This post is literally pulled from my journal from my time volunteering at the La Senda Verde Animal Rescue Centre in Bolivia.
A black tail rose above the dining table as the volunteers ate breakfast in the restaurant.
As I stared at the tail and started wondering which dog had a black tail a pair of hands reached onto the table and up swung Wara, an adult female black spider monkey.
For a second everyone just stared at her until she dunked her head into the student vets cereal and suddenly everyone was up standing and shouting ‘Wara no. no get out!’ as some people tried to get her outside, others grabbed at breakfast bowls desperately trying to stop her from ruining everyone’s meal.
Finally she ran back outside long black arms flailing in the air.
Ironically just that morning I had been sitting outside the restaurant unusually early for our morning tea and coffee before work thinking how quiet and calm it was as most of the animals were still asleep.
This was a sign of things to come today as the spider monkeys were out to try and cause all sorts of mischief.
Not satisfied to break into the restaurant twice, Wara then followed me around as I cleaned out the turtle and tortoise enclosures, pooed in their clean pool and stole their food as I laid it out.
She even pushed a tortoise aside so she could grab a piece of cucumber.
After I chased her out of the turtle enclosure where she was attempting the same thing I found her snoozing on the bridge to the bear enclosure in the sun and she opened one eye as I went past as if to say, ‘oh hello nothing to see here.’
One of the tortoise enclosures is currently being enlarged and as the bricks were being laid out onto the concrete two of the baby howler and spider monkeys, Canolla and Cinesa jumped down from the tree they had been playing in and started to push the bricks over.
The man laying the bricks was starting to get frustrated as this happened numerous times so we had to try and distract them, its like having toddlers.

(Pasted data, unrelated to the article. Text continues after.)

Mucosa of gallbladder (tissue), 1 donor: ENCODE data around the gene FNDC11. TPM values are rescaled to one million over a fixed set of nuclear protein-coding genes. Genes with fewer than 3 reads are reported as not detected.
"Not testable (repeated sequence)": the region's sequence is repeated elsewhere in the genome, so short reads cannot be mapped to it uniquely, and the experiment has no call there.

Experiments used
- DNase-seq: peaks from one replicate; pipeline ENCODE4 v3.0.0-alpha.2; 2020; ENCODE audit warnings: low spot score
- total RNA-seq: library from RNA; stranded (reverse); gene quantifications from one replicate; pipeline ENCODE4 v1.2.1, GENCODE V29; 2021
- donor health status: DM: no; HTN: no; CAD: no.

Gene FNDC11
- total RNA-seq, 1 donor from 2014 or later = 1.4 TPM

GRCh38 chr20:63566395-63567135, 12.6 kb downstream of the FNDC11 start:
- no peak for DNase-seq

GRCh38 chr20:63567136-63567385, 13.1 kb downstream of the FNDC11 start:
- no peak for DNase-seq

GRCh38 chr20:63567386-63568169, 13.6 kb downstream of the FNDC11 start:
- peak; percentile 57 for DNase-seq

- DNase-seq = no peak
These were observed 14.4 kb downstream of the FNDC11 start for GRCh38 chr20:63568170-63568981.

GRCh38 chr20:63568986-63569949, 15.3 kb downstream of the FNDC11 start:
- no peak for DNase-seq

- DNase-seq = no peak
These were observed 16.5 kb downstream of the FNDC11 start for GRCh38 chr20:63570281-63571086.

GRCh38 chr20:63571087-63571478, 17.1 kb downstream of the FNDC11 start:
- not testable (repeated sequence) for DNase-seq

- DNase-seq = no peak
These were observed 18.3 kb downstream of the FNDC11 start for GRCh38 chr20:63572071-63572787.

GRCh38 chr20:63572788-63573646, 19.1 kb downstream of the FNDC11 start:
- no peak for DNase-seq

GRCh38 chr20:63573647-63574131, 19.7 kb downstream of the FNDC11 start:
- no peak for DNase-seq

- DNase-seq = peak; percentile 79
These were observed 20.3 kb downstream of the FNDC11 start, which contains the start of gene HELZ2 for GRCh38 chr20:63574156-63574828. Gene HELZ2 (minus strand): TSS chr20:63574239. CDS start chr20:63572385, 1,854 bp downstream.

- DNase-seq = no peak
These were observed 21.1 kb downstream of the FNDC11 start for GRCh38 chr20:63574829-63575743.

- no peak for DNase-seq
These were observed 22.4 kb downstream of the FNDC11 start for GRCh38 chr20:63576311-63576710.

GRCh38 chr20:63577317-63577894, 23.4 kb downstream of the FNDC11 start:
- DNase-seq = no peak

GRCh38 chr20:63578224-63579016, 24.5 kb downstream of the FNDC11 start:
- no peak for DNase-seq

The monkeys certainly rule the place here and it is so great to see the trees start to shake as the spider and howler monkeys come down the hill each morning to play in the trees throughout the main park area.
The spider monkeys have evolved to have only four fingers on their front hands due to the amount of time they spend swinging through trees and are super fast.
The red howler monkey Alpha sends out his call morning and night to alert any other howlers that this is his territory and to assemble his troupe.
It sounds to me like an aeroplane flying overhead it is such a strange and loud sound. Having a monkey place its hand in yours always makes me stop for a moment.
Their hands look almost identical to mine and it reminds me that we are so closely related.
Yesterday I happened upon two spider monkeys sitting on the ground on the pathway leading to the restaurant having a stand off with the two red and green macaws.
The spider monkeys kept running up waving their arms at the macaws and trying to pull their tail feathers, whilst the macaws kept running forward to try and bite the monkey’s tails.
On numerous occasions I have seen the same scenario occur with some of the rescued dogs that we have here where the monkey will be antagonising the dog, pulling its tail and then jumping out of reach into the trees whilst the poor hound tries to jump up.
The capuchins tend to stay in their territory and rarely come down across the river to the restaurant, although there are a few that do come and then go report back to the Alpha.
It is intriguing to watch the dynamic of the capuchins and each day there is a new development of one monkey starting to become more domineering or another suddenly hanging around the Alphas cage reporting on the daily happenings in the territory.
As the babies and juveniles get older they can start to develop new characteristics as hormones take over and this can lead to some of them having to be tethered or caged, as they can become a danger to humans and other monkeys.
Even though most of the Capuchins that come here have been taken from the wild as babies they still intrinsically know how the territory works when they arrive and fall into the natural order from Alpha downwards.
It is truly fascinating to watch and to know that even though they have been taken from the wild they still retain their natural instincts.